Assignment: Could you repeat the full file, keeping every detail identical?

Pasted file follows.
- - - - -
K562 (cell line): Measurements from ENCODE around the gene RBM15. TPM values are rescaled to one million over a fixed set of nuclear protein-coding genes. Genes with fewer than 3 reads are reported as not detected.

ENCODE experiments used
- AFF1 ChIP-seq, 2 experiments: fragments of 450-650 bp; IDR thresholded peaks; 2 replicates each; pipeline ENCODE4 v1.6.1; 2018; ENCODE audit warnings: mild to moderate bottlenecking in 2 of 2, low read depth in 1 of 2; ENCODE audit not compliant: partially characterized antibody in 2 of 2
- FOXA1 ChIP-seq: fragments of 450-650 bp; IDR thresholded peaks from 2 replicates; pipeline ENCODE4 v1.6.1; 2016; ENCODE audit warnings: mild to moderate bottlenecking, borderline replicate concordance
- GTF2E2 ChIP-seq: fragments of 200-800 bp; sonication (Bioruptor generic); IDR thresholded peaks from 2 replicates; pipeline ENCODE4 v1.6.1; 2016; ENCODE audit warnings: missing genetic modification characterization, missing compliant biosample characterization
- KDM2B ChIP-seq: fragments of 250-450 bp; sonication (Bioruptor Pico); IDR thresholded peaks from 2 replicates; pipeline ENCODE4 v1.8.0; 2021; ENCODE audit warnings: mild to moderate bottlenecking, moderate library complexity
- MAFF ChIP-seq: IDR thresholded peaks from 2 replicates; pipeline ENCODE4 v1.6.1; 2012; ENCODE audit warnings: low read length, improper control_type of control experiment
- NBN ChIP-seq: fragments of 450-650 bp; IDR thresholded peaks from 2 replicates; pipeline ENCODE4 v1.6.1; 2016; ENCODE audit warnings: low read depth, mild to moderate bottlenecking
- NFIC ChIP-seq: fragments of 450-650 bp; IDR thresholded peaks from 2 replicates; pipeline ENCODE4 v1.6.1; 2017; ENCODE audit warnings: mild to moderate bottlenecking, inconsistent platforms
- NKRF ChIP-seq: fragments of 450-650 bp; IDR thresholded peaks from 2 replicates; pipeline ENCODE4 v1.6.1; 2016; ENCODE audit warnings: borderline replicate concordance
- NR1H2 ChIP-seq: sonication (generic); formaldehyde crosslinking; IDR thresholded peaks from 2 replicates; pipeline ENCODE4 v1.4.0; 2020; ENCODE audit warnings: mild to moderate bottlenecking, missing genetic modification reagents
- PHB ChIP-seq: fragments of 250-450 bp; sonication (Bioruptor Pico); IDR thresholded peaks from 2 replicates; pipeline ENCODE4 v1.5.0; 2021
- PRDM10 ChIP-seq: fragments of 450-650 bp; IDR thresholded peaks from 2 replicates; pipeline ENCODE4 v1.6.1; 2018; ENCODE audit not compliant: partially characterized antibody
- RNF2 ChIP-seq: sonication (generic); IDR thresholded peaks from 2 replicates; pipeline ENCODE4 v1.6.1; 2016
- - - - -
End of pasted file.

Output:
K562 (cell line): Measurements from ENCODE around the gene RBM15. TPM values are rescaled to one million over a fixed set of nuclear protein-coding genes. Genes with fewer than 3 reads are reported as not detected.

ENCODE experiments used
- AFF1 ChIP-seq, 2 experiments: fragments of 450-650 bp; IDR thresholded peaks; 2 replicates each; pipeline ENCODE4 v1.6.1; 2018; ENCODE audit warnings: mild to moderate bottlenecking in 2 of 2, low read depth in 1 of 2; ENCODE audit not compliant: partially characterized antibody in 2 of 2
- FOXA1 ChIP-seq: fragments of 450-650 bp; IDR thresholded peaks from 2 replicates; pipeline ENCODE4 v1.6.1; 2016; ENCODE audit warnings: mild to moderate bottlenecking, borderline replicate concordance
- GTF2E2 ChIP-seq: fragments of 200-800 bp; sonication (Bioruptor generic); IDR thresholded peaks from 2 replicates; pipeline ENCODE4 v1.6.1; 2016; ENCODE audit warnings: missing genetic modification characterization, missing compliant biosample characterization
- KDM2B ChIP-seq: fragments of 250-450 bp; sonication (Bioruptor Pico); IDR thresholded peaks from 2 replicates; pipeline ENCODE4 v1.8.0; 2021; ENCODE audit warnings: mild to moderate bottlenecking, moderate library complexity
- MAFF ChIP-seq: IDR thresholded peaks from 2 replicates; pipeline ENCODE4 v1.6.1; 2012; ENCODE audit warnings: low read length, improper control_type of control experiment
- NBN ChIP-seq: fragments of 450-650 bp; IDR thresholded peaks from 2 replicates; pipeline ENCODE4 v1.6.1; 2016; ENCODE audit warnings: low read depth, mild to moderate bottlenecking
- NFIC ChIP-seq: fragments of 450-650 bp; IDR thresholded peaks from 2 replicates; pipeline ENCODE4 v1.6.1; 2017; ENCODE audit warnings: mild to moderate bottlenecking, inconsistent platforms
- NKRF ChIP-seq: fragments of 450-650 bp; IDR thresholded peaks from 2 replicates; pipeline ENCODE4 v1.6.1; 2016; ENCODE audit warnings: borderline replicate concordance
- NR1H2 ChIP-seq: sonication (generic); formaldehyde crosslinking; IDR thresholded peaks from 2 replicates; pipeline ENCODE4 v1.4.0; 2020; ENCODE audit warnings: mild to moderate bottlenecking, missing genetic modification reagents
- PHB ChIP-seq: fragments of 250-450 bp; sonication (Bioruptor Pico); IDR thresholded peaks from 2 replicates; pipeline ENCODE4 v1.5.0; 2021
- PRDM10 ChIP-seq: fragments of 450-650 bp; IDR thresholded peaks from 2 replicates; pipeline ENCODE4 v1.6.1; 2018; ENCODE audit not compliant: partially characterized antibody
- RNF2 ChIP-seq: sonication (generic); IDR thresholded peaks from 2 replicates; pipeline ENCODE4 v1.6.1; 2016